Having failed to appreciate MAUVAIS SANG as an ignorant youth, I’d given LES AMANTS DU PONT-NEUF the go-by — I probably wouldn’t have appreciated it then either. Fast-forward to a couple of days ago, and it made the perfect climax to my Edinburgh Film Festival activities. The comparison crossed my mind while watching — This is like Kusturica’s ARIZONA DREAM — both are spectacular, romantic, crazy, excessive and overlong films, documenting in convincing detail the tribulations and ecstasies of amour fou. You could double-bill them but you would be pretty sore and tired after that arse-marathon — the Carax, like the Kusturica, wears the viewer down with its stop-start narrative and wide-eyed intensity.
Denis Lavant is remarkable as ever, and Juliette Binoche is remarkable as never before or since. Carax seems to be channeling the energies of his beloved LA PETITE LISE and things like MENILMONTANT, while recombining story elements from Chaplin’s CITY LIGHTS (imprisoned hobo, blind girl, new miracle cure) in sometimes dark and disturbing ways. The combination of grand, budget-busting spectacle, documentation of the degraded depths of the underclass, almost psychotic levels of romanticism, and bursts of fantastical whimsy could easily be distasteful — Carax operates without a safety net, trusting that he can crush our reservations with sheer passion and overkill.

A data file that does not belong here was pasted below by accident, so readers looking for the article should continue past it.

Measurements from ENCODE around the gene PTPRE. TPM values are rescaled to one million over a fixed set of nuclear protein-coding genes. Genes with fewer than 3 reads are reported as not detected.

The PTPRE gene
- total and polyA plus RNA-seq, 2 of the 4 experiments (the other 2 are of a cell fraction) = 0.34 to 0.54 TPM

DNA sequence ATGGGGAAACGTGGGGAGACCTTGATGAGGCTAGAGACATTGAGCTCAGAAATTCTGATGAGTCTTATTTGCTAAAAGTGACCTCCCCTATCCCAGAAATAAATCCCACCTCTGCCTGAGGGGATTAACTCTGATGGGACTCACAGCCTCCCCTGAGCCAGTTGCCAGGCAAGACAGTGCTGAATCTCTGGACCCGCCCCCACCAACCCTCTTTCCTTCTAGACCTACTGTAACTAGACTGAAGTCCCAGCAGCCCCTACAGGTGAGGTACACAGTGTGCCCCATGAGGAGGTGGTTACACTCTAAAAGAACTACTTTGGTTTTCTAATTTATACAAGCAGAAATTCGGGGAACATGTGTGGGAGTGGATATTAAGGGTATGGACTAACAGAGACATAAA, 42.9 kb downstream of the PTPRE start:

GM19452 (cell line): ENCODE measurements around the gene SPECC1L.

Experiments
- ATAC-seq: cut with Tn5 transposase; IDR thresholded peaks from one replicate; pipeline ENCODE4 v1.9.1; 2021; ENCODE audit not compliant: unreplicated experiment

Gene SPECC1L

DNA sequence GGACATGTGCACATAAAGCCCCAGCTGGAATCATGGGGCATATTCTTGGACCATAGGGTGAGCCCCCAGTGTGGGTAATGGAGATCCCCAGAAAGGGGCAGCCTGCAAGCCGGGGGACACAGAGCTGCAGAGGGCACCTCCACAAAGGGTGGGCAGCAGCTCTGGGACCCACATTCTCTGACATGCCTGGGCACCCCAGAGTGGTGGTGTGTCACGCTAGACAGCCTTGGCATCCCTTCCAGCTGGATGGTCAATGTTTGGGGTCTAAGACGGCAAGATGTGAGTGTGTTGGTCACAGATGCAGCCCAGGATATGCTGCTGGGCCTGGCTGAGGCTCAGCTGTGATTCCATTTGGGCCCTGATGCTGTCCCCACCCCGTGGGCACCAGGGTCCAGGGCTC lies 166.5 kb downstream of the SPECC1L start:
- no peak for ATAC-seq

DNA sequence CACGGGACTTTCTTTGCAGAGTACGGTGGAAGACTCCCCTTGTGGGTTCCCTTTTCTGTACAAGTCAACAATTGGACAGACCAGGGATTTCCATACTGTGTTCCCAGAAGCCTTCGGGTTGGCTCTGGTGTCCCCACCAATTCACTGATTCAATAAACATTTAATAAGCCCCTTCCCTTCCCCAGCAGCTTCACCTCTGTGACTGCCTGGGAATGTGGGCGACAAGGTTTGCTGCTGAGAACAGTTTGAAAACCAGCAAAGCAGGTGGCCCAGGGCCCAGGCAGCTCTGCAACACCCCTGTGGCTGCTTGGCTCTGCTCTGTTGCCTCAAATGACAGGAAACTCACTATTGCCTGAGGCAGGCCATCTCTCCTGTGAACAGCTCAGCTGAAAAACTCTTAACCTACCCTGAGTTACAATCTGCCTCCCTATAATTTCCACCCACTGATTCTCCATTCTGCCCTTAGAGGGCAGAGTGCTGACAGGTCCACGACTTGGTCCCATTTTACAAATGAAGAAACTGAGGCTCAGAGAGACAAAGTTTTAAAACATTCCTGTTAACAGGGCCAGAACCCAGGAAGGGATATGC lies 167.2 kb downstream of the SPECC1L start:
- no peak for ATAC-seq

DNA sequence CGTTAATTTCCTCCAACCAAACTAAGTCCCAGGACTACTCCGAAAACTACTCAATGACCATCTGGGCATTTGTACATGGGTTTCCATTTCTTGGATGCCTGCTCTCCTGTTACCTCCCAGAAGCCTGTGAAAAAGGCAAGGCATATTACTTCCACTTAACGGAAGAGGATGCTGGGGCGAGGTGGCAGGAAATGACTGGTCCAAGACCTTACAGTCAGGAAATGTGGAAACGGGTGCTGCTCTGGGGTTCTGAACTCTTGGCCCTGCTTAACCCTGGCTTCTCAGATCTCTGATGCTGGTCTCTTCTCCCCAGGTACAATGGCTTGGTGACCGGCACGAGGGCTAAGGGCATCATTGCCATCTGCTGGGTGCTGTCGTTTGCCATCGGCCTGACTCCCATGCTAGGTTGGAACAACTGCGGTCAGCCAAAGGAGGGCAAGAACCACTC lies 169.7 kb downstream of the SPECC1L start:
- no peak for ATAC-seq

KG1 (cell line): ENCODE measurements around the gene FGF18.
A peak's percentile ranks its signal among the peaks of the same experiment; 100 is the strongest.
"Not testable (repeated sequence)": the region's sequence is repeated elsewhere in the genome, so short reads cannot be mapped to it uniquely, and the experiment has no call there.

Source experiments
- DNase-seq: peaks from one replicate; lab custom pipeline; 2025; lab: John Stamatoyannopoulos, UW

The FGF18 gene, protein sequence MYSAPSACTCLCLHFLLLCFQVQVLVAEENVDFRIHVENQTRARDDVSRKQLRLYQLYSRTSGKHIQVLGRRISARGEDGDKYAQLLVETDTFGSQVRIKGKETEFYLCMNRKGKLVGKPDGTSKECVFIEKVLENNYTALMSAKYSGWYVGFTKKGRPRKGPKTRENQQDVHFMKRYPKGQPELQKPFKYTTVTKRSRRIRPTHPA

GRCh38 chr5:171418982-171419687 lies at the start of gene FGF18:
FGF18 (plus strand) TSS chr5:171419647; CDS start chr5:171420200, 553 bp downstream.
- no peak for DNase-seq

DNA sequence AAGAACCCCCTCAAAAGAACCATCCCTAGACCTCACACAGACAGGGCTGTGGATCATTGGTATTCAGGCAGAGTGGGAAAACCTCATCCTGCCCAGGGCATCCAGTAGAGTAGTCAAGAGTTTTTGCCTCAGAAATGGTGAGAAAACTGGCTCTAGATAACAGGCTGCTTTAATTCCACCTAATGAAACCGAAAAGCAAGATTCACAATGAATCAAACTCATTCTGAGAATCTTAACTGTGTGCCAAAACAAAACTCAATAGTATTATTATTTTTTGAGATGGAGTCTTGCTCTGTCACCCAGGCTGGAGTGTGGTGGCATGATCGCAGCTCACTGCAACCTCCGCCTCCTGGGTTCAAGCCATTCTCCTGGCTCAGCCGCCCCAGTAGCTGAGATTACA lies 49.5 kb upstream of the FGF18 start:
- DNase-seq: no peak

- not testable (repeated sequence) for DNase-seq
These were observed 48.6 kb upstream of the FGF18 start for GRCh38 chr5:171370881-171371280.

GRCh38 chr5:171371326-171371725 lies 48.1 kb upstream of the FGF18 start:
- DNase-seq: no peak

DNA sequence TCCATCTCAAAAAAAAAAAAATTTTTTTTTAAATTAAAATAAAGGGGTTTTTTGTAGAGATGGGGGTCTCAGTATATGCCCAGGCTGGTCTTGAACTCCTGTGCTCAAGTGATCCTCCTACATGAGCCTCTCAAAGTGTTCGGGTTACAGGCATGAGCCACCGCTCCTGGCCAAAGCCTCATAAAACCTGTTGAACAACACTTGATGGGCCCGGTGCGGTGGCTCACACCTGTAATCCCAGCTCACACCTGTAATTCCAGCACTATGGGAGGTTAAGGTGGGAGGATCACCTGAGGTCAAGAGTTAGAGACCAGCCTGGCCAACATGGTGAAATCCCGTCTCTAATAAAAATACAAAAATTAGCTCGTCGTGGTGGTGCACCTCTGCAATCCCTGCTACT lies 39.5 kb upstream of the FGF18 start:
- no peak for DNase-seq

Favourite moment among many: we track along looking at the pavement of the bridge, littered with empties from Lavant and Binoche’s cheap wine binge, eventually discovering their slumbering figures — which are the same size as the bottles. Carax has constructed a photorealist street curb and debris at many times life-size, and posed his actors within in. You could fit half a Binoche in that bottle. Astonishing. Nothing like it occurs elsewhere in the film, which is part of its impact. As with Herzog’s EVEN DWARFS, I think we should assume not that our leads have shrunk, but that the world has grown fantastically overnight.
Is it a nod to THE SMALL BACK ROOM? If so, like the rest of the film, it’s so extreme as to be almost a physical impossibility as nods go. The kind of nod produced by a guillotine blade.
It’s amazing Carax is still alive and working. This seems like the kind of orgasmic death-throe cinema that SHOULD kill a director.